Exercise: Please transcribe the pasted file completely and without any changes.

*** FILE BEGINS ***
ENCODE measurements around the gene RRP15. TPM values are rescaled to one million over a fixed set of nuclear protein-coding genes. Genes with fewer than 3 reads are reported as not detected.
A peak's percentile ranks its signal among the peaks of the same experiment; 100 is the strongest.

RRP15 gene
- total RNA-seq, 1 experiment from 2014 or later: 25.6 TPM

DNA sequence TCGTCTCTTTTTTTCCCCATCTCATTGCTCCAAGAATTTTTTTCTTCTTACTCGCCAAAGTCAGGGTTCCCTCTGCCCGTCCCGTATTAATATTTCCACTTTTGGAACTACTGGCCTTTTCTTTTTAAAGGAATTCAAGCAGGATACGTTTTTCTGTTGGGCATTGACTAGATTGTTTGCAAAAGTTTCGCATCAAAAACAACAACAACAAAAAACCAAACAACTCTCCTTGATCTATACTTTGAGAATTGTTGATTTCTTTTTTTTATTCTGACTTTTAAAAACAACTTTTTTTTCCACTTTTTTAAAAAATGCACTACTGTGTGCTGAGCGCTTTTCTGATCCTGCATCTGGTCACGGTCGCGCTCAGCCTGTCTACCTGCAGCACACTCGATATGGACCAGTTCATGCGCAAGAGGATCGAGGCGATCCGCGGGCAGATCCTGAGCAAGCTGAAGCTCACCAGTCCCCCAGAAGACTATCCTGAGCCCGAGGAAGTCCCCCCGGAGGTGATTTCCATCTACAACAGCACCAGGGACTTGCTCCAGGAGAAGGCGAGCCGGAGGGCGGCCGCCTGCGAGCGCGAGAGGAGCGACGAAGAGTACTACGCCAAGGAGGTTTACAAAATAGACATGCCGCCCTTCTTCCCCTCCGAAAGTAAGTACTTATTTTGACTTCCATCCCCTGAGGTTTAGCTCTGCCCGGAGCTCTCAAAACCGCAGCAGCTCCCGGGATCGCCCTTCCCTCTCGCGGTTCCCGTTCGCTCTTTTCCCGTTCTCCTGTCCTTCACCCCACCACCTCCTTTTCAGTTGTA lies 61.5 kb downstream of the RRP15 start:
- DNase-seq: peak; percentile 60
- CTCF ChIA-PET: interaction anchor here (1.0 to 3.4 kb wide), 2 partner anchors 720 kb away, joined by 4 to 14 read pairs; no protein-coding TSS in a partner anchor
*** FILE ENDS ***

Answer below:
ENCODE measurements around the gene RRP15. TPM values are rescaled to one million over a fixed set of nuclear protein-coding genes. Genes with fewer than 3 reads are reported as not detected.
A peak's percentile ranks its signal among the peaks of the same experiment; 100 is the strongest.

RRP15 gene
- total RNA-seq, 1 experiment from 2014 or later: 25.6 TPM

DNA sequence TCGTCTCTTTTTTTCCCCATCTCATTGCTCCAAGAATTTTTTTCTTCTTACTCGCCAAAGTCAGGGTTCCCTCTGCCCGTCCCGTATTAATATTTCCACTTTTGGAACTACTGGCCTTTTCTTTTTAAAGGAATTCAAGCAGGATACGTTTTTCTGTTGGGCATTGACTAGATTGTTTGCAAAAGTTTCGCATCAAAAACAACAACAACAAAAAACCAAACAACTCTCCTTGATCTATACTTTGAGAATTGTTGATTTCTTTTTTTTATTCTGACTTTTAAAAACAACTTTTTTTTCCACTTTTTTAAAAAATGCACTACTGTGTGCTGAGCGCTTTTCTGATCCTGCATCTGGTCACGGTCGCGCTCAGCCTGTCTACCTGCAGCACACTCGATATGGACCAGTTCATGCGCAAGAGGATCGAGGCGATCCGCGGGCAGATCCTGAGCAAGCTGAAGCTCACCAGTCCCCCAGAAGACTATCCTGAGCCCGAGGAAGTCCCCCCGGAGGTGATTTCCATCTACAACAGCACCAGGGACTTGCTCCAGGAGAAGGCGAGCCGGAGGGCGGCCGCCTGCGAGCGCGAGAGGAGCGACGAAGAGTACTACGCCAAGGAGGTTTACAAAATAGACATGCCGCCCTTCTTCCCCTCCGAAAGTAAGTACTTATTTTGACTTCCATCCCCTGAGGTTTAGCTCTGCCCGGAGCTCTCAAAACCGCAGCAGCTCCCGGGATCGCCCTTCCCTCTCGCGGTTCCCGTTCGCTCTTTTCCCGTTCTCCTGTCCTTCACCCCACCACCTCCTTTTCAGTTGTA lies 61.5 kb downstream of the RRP15 start:
- DNase-seq: peak; percentile 60
- CTCF ChIA-PET: interaction anchor here (1.0 to 3.4 kb wide), 2 partner anchors 720 kb away, joined by 4 to 14 read pairs; no protein-coding TSS in a partner anchor